We talk about women empowerment quite often. Yet, the talk addresses only one half of the equation. When we teach our daughters to conquer the world, why don’t we teach our sons that it is okay to be a stay-at-home father, to cook or to express emotions freely?
For at least a generation now – especially in urban India and educated middle-class families – we have raised our girls to be confident and fight for their rights. But we seem to have ignored an entire generation of boys who were not told anything about how their sisters were changing. While we gave our daughters new ideals and role models, no one bothered to tell their brothers that they ought to change too!
Girls drive two-wheeler and cars. It is considered an essential life skill. You can often hear dads proudly proclaiming that their daughters can drive very well indeed and they don’t need a father/husband/brother to take them anywhere.
However, boys were never taught that cooking is an essential life skill. You don’t see parents proudly saying that their son can cook and doesn’t need a mother/wife/sister to feed him (and keep him alive!).
We don’t tell our sons that it is okay for them to be paid less than their wives or stay at home to take care of the kids while their spouses continue to work.
Men want to marry a working woman (in theory) but are completely unprepared for the practical reality of a marriage where both partners work. It means doing the dishes or supervising the maid when your wife has a report to complete, it means taking half the day off to take care of your sick child because your wife has an important presentation. It may even mean giving up a promotion or moving to a new city for your spouse’s career.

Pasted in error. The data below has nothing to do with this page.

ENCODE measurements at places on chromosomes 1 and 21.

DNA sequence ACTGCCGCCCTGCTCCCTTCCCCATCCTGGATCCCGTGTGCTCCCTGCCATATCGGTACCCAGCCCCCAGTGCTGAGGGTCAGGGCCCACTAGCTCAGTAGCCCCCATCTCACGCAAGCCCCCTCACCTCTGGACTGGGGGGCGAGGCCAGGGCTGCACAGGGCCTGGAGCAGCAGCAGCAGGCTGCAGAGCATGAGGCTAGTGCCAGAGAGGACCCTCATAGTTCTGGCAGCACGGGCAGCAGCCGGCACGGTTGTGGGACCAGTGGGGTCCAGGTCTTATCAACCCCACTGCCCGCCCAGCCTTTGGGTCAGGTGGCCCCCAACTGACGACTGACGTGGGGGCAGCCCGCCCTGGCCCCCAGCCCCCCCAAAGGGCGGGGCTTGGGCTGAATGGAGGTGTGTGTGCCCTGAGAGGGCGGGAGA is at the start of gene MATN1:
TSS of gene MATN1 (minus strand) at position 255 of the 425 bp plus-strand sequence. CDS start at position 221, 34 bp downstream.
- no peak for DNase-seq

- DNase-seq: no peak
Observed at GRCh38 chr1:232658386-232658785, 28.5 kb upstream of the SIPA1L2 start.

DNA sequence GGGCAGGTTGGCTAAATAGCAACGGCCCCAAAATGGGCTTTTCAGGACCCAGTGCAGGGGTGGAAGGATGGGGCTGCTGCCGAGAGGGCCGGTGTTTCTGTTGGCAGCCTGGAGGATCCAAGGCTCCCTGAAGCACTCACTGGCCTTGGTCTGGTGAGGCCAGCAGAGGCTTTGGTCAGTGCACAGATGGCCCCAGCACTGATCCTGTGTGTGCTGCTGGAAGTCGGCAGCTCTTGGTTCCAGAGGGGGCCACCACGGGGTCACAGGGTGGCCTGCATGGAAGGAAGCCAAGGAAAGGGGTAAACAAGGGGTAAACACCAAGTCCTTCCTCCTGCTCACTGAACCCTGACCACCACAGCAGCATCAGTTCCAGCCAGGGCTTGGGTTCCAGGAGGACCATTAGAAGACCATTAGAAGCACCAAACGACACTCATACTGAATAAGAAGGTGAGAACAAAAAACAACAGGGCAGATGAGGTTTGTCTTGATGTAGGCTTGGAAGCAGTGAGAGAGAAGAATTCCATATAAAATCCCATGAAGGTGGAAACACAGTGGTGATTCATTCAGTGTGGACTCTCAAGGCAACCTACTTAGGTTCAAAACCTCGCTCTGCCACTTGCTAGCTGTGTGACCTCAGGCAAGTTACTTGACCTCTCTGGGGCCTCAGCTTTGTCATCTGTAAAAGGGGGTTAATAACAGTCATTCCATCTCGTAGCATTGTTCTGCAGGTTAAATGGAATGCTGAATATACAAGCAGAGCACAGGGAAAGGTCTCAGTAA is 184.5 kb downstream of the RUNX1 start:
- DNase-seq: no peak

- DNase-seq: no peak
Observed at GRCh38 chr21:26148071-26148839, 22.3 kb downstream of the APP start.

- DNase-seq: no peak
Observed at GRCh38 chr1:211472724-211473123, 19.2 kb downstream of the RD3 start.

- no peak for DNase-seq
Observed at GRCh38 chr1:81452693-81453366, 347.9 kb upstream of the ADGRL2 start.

Because we don’t tell our sons all this, they continue to expect that their wives will automatically give up the job/promotion/transfer in favour of the family whereas they will never have to take a step back from their own careers.
Boys are still raised the way they were for the last many generations.
As a result, women are upset that dinner – and the house, kids, in-laws, maid – is still their responsibility; while the men don’t know what they did wrong. After all, they ‘allow’ their wives to work, what more do they want?
This Women’s Day all of us spoke a lot about work-life balance for women. So many panel discussions, webinars, and conferences on the topic! But who is addressing work-life balance for men?
Unless they have the balance, they would find it difficult to help at home. And if they don’t, work-life balance for women will remain impossible.
3 thoughts on “Empowering the Other Half”
A lot of Indian men associate love with food, and many would have difficulty adjusting to helping at home. I wrote a poem on this topic, ‘Change the woman to change the man’ Hope you can check it out.
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